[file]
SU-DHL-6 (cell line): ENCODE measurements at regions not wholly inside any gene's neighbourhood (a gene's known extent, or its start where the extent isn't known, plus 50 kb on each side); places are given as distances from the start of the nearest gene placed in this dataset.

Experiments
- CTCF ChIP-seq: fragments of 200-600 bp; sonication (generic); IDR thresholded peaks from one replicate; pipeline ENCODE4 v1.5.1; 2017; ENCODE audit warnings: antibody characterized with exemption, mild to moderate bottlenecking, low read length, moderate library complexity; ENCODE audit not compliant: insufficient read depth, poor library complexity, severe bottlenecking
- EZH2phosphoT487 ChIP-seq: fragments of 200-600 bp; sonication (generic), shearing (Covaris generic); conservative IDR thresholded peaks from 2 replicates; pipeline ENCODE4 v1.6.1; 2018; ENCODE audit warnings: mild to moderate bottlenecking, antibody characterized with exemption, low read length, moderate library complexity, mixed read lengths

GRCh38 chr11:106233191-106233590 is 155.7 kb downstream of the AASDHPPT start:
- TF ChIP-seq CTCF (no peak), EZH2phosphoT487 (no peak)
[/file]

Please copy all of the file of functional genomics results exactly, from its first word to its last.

SU-DHL-6 (cell line): ENCODE measurements at regions not wholly inside any gene's neighbourhood (a gene's known extent, or its start where the extent isn't known, plus 50 kb on each side); places are given as distances from the start of the nearest gene placed in this dataset.

Experiments
- CTCF ChIP-seq: fragments of 200-600 bp; sonication (generic); IDR thresholded peaks from one replicate; pipeline ENCODE4 v1.5.1; 2017; ENCODE audit warnings: antibody characterized with exemption, mild to moderate bottlenecking, low read length, moderate library complexity; ENCODE audit not compliant: insufficient read depth, poor library complexity, severe bottlenecking
- EZH2phosphoT487 ChIP-seq: fragments of 200-600 bp; sonication (generic), shearing (Covaris generic); conservative IDR thresholded peaks from 2 replicates; pipeline ENCODE4 v1.6.1; 2018; ENCODE audit warnings: mild to moderate bottlenecking, antibody characterized with exemption, low read length, moderate library complexity, mixed read lengths

GRCh38 chr11:106233191-106233590 is 155.7 kb downstream of the AASDHPPT start:
- TF ChIP-seq CTCF (no peak), EZH2phosphoT487 (no peak)